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[Photo by: Unsplash/Sara Kurfess]

Spotify has changed the way artists can upload music, now prohibiting individual musicians from putting their songs on the streaming service directly. 

The new move requires a third party to be involved in the business of uploads. 

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The company announced the change on Monday, saying it will close the beta program and stop accepting direct uploads by the end of July. 

The most impactful way we can improve the experience of delivering music to Spotify for as many artists and labels as possible is to lean into the great work our distribution partners are already doing to serve the artist community,” Spotify said in a statement on its blog. “Over the past year, we’ve vastly improved our work with distribution partners to ensure metadata quality, protect artists from infringement, provide their users with instant access to Spotify for Artists, and more.”

The best way for us to serve artists and labels is to focus our resources on developing tools in areas where Spotify can uniquely benefit them — like Spotify for Artists (which more than 300,000 creators use to gain new insight into their audience) and our playlist submission tool (which more than 36,000 artists have used to get playlisted for the very first time since it launched a year ago). We have a lot more planned here in the coming months,” the post continued. 

The direct upload function began last September, allowing independent artists to utilize the streaming site without distribution methods.

Smaller artists will now need to return to sites like Bandcamp, SoundCloud and others to upload their material. 

Many people, especially artists, were upset about the decision. You can see what they had to say on Twitter below. 

More Spotify news

Pre-saving an upcoming release from your favorite artists on Spotify could be causing you to share more personal data than you realize.

In a recent report from Billboard, it was revealed that Spotify users were giving a band’s label data use permissions that were much broader than typical permissions.

When a user pre-saves a track, it adds it to the user’s library the moment it comes out. In order to do this, Spotify users have to click through and approve certain permissions.

These permissions give the label more access to your account than Spotify normally gives. It allows them to track listening habits, change the artists they follow and potentially control their streaming remotely.

A lot of the time we click through these permissions without really knowing what we’re agreeing to.

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This could soon spark some concern considering these permissions grant access to data normally used exclusively by Spotify themselves.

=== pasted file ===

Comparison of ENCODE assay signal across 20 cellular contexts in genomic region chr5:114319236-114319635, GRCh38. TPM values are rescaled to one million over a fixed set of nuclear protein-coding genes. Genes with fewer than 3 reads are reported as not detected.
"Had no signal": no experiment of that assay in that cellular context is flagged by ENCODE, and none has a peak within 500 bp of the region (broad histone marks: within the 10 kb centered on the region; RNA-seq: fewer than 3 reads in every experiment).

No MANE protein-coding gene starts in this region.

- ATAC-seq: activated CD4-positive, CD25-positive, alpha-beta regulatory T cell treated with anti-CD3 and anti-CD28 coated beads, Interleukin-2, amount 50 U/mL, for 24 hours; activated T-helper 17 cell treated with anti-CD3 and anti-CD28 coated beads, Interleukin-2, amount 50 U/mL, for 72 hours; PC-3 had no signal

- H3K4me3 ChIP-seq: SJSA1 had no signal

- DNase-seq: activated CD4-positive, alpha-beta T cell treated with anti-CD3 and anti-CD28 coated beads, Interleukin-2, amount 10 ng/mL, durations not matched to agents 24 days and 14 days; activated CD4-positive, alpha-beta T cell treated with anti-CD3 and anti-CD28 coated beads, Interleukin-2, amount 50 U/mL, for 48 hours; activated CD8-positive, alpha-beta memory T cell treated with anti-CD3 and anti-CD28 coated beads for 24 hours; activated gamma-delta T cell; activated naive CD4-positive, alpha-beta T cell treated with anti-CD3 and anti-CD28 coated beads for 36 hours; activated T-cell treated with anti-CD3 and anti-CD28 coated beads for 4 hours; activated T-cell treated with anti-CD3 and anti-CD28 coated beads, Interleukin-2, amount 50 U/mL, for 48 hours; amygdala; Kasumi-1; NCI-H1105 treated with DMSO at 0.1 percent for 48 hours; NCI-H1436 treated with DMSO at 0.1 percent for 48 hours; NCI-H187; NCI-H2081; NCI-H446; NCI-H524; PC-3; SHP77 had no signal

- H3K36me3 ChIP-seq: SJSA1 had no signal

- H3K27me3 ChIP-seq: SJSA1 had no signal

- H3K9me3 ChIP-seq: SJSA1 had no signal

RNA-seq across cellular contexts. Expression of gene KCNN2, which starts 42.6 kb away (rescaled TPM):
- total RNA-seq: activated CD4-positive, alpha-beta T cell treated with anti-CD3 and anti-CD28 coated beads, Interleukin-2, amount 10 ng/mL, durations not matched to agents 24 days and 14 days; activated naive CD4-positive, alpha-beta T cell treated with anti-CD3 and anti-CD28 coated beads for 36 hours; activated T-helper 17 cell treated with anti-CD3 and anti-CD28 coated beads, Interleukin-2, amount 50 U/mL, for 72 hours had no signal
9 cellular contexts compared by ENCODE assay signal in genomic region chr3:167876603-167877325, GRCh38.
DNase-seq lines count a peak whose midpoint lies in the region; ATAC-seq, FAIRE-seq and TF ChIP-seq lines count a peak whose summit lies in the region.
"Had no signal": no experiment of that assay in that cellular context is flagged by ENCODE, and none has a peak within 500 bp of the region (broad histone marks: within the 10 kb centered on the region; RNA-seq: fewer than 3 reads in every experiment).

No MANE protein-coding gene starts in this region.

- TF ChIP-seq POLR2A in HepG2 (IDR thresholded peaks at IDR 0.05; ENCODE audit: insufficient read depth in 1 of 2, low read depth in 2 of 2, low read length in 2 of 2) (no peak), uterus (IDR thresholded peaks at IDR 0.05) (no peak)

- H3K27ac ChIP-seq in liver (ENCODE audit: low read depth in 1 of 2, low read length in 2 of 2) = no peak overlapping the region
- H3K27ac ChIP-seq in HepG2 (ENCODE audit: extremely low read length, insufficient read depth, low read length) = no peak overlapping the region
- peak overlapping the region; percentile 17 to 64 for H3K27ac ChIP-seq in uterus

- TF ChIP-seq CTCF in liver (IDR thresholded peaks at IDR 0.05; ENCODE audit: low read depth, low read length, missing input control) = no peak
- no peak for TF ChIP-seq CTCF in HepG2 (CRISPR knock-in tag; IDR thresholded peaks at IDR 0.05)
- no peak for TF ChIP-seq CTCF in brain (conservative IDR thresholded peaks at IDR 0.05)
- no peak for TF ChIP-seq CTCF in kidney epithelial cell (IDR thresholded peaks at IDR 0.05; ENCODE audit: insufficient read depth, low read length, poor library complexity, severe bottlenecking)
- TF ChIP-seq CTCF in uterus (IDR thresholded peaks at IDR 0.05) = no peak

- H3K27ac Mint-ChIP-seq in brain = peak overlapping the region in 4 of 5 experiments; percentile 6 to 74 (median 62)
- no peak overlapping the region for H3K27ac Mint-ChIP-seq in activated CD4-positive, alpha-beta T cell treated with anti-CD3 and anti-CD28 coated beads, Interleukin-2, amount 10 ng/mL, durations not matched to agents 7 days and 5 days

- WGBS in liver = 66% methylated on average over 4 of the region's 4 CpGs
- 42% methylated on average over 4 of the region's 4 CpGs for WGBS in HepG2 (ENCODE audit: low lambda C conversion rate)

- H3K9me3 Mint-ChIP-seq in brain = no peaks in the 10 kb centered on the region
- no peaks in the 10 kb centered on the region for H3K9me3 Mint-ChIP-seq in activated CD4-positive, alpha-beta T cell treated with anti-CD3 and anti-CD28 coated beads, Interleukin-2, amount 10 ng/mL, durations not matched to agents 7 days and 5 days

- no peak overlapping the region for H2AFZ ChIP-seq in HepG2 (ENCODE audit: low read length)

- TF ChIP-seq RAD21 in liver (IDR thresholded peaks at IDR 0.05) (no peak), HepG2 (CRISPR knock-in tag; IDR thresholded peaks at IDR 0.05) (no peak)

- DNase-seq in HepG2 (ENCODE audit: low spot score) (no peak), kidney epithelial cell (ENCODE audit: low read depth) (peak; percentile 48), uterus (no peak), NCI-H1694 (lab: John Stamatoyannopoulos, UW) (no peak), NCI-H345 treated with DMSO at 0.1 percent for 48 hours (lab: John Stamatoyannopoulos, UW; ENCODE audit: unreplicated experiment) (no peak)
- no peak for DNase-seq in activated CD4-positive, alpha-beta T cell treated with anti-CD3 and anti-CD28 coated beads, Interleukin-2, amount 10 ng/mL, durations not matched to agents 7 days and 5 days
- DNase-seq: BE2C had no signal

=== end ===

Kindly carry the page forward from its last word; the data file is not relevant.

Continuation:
For example, Billboard points out Little Mix track “Bounce Back” pre-saves prompted giving Sony Music specific permissions. Among them were “view your Spotify account data,” “view your activity on Spotify” and “take actions in Spotify on your behalf.”

The exact permissions were only visible if the user clicked through the corresponding submenus.

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John Tinker, a media analyst with Gabelli & Company, explains, “I’m not sure if most people realize that. There’s nothing they’re doing that’s illegal – it’s just that no one ever actually realizes when they sign off on these things what they mean.”

“Add and remove items in your Library” is the only permission pre-save links really need. While permissions vary depending on label, Billboard reviewed dozens of campaigns to learn that Sony Music asks for the most.

Warner Music Group and Universal Music Group ask for an additional 10 permissions.

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“These permissions strike me as expansive and beyond what a reasonable consumer would expect,” says Frank Pasquale, a law professor at the University of Maryland who studies the ethical implementation of technology. “On the other hand, the larger picture is that as the Facebooks, Googles and Amazons of the world get so much data about people, every other company is just going to do the same. I can see why [the labels are] doing it: because they fear if they aren’t as aggressive as Google and Facebook they’re going to lose a competitive advantage.”

Back in May, The Washington Post reported that Spotify was one of the iPhone apps that used data trackers to send info about users and devices to third parties in the middle of the night while users slept.

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“I think Spotify could do a lot better. And they ought to be clearer about the nature of consent,” Pasquale says. “Individual consumer action will change nothing. Most people are just too busy to hear about this problem and act on their own. Regulators have to step in and be aggressive in terms of punishing things that are clearly unfair or deceptive and making sure there are some basic standards that are met.”

What do you think about Spotify taking away this feature? Sound off in the comments down below!

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